Jackson announced his candidacy for Illinois’ Congressional seat in September of 1995. He easily won the primary with the highest voter turnout as the favored candidate in the special general election.
If the first debate is any indication, the 2nd District special election will be about biographies and personalities, not issues. Everyone agrees the south suburbs need an airport. Everyone agrees the Red Line needs to be extended to 130th Street. The question is who’s best qualified to make those projects happen -- and who’s least likely to engage in the kind of corruption that brought down Jesse Jackson Jr.
Three of the candidates -- Ald. Anthony Beale, state Sen. Toi Hutchinson, and state Sen. Donne Trotter -- appeared together on Fox 32 Sunday. Former Rep. Deb Halvorson and Robin Kelly, chief administrative officer for Cook County Board President Toni Preckwinkle, declined invitations.
Hutchinson stirred the pot by suggesting that “it’s time for a woman” to represent the district -- a reference, no doubt, to the fact that the last three congressmen have all been accused of sexual misconduct. She pointed out that she would be the first African-American woman in the House since Cardiss Collins, who represented the West Side from 1973 to 1997. (Hutchinson didn’t point out that she’d be the first African-American woman to represent Illinois in Congress since Sen. Carol Moseley Braun.)
Trotter said it was “divisive” to insist on a congresswoman. He pointed out that his 24 years in the General Assembly -- six in the House, 18 in the Senate -- give him the legislative experience to bring a long-coveted third airport to the south suburbs.
Not only has Trotter worked on the airport plan through five governors, and $67 million in state investments, “I served under one of the most acrimonious leaders in the country, Pate Philip,” he said.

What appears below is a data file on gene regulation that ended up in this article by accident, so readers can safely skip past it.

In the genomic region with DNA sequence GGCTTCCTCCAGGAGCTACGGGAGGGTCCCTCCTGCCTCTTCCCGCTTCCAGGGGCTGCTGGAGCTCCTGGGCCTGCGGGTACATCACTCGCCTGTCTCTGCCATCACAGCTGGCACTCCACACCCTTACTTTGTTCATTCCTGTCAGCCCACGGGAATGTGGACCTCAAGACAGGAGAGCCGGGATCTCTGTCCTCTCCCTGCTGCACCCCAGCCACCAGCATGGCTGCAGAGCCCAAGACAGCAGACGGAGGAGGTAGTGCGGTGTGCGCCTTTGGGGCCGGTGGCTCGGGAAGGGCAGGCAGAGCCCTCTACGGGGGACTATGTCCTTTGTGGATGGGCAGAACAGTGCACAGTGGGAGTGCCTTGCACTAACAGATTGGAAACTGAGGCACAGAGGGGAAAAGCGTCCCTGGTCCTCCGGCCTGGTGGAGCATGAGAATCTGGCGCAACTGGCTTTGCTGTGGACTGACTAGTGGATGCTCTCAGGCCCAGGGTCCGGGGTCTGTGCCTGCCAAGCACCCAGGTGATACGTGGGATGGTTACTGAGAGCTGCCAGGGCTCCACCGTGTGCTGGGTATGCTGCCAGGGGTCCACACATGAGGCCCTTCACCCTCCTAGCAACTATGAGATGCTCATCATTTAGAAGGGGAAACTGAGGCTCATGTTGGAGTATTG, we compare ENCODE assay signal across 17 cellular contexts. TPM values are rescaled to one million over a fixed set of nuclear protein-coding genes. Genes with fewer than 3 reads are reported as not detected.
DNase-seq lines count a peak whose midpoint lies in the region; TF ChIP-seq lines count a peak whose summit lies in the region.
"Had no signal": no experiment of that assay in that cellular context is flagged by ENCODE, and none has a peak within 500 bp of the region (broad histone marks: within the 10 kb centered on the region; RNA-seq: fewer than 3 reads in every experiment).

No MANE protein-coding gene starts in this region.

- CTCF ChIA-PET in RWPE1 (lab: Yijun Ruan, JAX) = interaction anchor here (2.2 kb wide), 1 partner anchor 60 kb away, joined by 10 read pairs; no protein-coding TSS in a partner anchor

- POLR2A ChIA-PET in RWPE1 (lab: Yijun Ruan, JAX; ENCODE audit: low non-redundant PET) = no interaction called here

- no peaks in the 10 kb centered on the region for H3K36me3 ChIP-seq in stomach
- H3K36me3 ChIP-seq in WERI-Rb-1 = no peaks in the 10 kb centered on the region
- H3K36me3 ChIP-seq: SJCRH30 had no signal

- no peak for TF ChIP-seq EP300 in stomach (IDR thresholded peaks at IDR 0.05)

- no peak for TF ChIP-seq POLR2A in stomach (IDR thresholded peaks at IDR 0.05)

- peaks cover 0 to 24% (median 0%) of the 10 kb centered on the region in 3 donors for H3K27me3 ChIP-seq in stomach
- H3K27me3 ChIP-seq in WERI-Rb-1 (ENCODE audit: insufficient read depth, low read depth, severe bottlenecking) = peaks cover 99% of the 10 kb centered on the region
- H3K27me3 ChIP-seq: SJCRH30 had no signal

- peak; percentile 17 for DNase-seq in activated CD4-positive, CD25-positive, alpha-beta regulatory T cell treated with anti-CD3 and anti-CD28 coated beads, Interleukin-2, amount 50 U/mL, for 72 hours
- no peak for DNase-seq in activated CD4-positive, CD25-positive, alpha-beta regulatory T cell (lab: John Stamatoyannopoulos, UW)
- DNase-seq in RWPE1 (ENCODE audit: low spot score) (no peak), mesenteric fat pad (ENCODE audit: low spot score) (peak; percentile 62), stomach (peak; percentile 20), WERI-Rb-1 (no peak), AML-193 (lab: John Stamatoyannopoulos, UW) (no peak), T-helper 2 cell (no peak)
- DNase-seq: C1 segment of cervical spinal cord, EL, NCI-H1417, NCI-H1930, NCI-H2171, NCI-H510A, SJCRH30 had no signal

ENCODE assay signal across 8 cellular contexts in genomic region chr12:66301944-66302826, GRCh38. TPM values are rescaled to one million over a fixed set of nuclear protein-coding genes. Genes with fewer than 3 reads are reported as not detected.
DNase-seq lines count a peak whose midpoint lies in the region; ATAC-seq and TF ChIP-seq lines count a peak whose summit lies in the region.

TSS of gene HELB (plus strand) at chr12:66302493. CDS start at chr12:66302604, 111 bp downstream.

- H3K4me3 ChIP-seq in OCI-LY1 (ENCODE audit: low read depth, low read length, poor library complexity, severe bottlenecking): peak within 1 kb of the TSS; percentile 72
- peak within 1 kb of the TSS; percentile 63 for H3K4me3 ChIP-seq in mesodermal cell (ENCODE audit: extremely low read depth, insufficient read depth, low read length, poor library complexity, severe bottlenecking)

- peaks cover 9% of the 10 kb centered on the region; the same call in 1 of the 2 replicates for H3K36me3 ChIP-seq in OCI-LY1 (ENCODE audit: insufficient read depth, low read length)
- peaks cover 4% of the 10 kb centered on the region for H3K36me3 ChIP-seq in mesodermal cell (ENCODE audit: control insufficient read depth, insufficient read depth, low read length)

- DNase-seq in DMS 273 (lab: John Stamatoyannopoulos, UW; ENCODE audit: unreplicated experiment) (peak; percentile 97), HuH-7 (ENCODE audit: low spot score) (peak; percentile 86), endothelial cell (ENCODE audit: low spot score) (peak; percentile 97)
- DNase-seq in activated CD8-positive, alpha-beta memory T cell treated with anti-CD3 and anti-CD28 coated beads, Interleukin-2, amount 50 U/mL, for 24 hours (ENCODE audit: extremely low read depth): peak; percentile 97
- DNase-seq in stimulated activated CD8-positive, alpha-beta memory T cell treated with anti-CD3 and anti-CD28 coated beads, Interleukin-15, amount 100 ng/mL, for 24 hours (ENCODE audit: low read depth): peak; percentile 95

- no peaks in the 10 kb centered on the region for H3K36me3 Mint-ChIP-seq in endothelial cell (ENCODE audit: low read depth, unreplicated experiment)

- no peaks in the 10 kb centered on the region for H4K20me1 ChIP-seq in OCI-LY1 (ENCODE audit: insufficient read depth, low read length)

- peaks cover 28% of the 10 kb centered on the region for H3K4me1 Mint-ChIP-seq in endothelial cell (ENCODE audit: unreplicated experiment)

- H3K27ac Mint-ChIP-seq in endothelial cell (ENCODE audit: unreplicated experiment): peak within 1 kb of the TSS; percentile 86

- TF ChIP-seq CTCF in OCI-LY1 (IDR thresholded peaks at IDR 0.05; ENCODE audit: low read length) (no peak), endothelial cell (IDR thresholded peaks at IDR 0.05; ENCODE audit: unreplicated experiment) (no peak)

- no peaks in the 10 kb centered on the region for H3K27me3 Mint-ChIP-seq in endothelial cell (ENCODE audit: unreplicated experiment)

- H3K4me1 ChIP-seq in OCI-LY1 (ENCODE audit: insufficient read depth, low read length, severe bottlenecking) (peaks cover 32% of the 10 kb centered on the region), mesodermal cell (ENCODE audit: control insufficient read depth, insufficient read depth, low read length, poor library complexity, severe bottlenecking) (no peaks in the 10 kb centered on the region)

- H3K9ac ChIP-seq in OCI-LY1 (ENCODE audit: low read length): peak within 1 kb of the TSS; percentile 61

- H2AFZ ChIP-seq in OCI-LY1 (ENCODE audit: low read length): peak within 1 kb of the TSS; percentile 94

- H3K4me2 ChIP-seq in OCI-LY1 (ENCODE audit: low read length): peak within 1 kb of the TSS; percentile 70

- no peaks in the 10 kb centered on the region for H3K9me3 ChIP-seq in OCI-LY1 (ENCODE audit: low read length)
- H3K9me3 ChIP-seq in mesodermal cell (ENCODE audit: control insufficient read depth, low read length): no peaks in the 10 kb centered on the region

The airport has not been built because “we’ve had these personalities grappling with each other.”
Hutchinson predicted that the first airplane could land in Peotone in 2015 “if we can get the governance worked out.”
“I knew when I came in [as senator] I was going to have to bring all parties together,” she said. “We’ve got all these parties that wouldn’t be in the same room together.”
Beale, the 9th Ward alderman, boasted that he brought a Wal-Mart to the Far South Side, and predicted he could bring the Red Line there by 2016 or 2017. Beale’s ward includes the Altgeld Gardens housing project, which is a 90-minute bus and train ride from downtown, on a good day. The extension will require hundreds of millions of dollars in federal funding.
“Old Man Daley was talking about the Red Line 30-40 years ago,” Beale said. “It’s going to happen. We’re in Step 4 of 7 -- 7 is funding.”
Hutchinson said the lack of transportation means that “people who live on the South Side are paying a very high tax. They need to get to work. Not enough jobs are on the South Side.”
Trotter is a member of the Task Force on Federal Deficit Reduction, a nationwide group of legislators who lobbied Congress to reduce the deficit without imposing severe cuts on the states. That experience in Washington will help him bring resources back to the South Side and the south suburbs, he said.
“I’ll go there filling a void, not trying to learn a job,” he said.